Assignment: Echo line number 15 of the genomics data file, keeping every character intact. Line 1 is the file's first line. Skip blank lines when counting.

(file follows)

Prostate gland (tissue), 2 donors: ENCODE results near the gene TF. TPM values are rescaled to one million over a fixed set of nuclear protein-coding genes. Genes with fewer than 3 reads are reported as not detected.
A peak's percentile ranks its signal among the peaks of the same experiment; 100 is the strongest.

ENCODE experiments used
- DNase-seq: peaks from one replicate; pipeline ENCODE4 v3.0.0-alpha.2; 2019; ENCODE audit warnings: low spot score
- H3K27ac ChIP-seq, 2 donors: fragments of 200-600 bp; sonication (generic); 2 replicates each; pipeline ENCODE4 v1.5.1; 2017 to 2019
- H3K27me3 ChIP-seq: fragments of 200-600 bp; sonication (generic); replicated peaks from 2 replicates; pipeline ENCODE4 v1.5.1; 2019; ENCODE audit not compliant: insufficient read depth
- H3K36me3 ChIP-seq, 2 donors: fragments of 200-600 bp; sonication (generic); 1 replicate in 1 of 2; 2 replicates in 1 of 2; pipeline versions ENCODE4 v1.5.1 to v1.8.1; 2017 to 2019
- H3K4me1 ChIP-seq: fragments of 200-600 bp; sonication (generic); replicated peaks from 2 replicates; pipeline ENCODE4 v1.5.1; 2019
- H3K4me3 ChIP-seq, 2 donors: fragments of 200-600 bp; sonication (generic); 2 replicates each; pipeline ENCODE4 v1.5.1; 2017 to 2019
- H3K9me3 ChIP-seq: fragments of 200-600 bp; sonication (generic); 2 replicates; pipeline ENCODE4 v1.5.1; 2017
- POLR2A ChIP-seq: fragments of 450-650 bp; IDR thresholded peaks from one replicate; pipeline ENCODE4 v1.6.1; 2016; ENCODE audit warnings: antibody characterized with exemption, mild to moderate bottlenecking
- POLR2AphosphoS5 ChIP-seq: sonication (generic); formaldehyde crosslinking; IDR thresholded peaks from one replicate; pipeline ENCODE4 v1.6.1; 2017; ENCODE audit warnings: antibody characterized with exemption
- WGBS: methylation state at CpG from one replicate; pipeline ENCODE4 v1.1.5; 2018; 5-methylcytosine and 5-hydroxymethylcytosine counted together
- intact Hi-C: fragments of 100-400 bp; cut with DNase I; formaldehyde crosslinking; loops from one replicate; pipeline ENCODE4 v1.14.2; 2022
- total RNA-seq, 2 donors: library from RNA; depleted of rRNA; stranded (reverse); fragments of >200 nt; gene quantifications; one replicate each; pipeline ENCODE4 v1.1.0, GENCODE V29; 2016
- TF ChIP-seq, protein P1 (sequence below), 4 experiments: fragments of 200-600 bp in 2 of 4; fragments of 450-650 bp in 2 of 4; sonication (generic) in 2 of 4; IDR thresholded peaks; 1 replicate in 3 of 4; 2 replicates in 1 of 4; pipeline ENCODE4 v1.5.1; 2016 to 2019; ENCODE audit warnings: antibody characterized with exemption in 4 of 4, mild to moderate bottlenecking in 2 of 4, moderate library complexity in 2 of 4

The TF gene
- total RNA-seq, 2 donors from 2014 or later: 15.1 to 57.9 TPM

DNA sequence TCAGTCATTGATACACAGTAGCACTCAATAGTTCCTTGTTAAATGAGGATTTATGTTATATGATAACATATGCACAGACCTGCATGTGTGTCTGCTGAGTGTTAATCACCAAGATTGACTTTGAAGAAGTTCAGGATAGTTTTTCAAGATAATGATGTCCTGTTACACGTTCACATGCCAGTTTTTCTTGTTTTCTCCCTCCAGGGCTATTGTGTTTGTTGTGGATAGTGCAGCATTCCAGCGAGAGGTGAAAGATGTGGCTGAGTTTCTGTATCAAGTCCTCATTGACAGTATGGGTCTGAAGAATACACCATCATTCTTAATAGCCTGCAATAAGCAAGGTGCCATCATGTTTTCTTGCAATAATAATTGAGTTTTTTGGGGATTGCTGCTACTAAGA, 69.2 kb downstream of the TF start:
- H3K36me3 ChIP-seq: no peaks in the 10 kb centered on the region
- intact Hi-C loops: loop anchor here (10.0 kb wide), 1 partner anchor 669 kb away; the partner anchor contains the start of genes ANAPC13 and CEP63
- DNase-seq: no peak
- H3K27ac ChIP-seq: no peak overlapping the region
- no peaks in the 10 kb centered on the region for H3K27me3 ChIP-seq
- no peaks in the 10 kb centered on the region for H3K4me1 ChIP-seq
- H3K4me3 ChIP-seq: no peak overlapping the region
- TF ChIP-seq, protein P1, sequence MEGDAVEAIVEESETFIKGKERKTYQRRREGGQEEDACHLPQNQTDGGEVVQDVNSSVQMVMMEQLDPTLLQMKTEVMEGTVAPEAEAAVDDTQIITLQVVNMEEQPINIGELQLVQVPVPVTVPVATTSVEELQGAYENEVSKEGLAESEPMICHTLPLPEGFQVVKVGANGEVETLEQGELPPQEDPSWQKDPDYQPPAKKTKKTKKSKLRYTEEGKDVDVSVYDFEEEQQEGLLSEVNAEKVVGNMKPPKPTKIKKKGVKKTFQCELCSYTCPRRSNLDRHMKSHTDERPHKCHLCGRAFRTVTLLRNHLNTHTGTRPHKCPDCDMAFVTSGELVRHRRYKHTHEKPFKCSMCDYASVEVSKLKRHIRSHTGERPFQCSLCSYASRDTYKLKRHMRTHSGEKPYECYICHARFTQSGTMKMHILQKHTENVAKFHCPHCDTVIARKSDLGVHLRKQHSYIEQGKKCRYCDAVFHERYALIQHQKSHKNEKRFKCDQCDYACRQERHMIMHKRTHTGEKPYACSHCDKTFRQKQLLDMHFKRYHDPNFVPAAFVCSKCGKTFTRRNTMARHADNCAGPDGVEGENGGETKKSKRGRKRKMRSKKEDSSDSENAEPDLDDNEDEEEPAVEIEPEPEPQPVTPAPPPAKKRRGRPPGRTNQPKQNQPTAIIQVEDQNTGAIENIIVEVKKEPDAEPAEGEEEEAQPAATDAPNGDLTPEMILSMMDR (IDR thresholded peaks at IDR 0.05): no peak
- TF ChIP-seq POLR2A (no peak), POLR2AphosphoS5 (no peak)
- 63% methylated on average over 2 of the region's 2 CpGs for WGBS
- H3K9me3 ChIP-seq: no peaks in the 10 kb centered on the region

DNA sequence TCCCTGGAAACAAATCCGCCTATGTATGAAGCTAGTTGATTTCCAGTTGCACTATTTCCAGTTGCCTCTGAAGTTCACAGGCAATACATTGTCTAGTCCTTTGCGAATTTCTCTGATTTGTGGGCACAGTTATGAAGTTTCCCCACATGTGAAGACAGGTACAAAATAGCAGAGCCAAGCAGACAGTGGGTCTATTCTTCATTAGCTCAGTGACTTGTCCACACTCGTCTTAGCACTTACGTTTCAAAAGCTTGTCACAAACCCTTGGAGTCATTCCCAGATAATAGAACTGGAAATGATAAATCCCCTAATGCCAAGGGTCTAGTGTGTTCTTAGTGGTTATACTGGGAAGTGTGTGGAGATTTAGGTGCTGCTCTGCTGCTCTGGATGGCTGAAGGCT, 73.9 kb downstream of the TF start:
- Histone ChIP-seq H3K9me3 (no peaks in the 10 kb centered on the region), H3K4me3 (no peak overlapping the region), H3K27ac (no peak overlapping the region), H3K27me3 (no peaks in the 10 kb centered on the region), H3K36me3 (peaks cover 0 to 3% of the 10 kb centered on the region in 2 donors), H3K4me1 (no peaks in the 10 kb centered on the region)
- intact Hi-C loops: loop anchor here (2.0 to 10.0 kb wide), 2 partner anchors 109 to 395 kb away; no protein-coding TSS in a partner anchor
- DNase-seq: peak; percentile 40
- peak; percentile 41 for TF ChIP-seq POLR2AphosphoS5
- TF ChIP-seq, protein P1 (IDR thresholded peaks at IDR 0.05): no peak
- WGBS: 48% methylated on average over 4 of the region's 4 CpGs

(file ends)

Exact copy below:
- total RNA-seq, 2 donors: library from RNA; depleted of rRNA; stranded (reverse); fragments of >200 nt; gene quantifications; one replicate each; pipeline ENCODE4 v1.1.0, GENCODE V29; 2016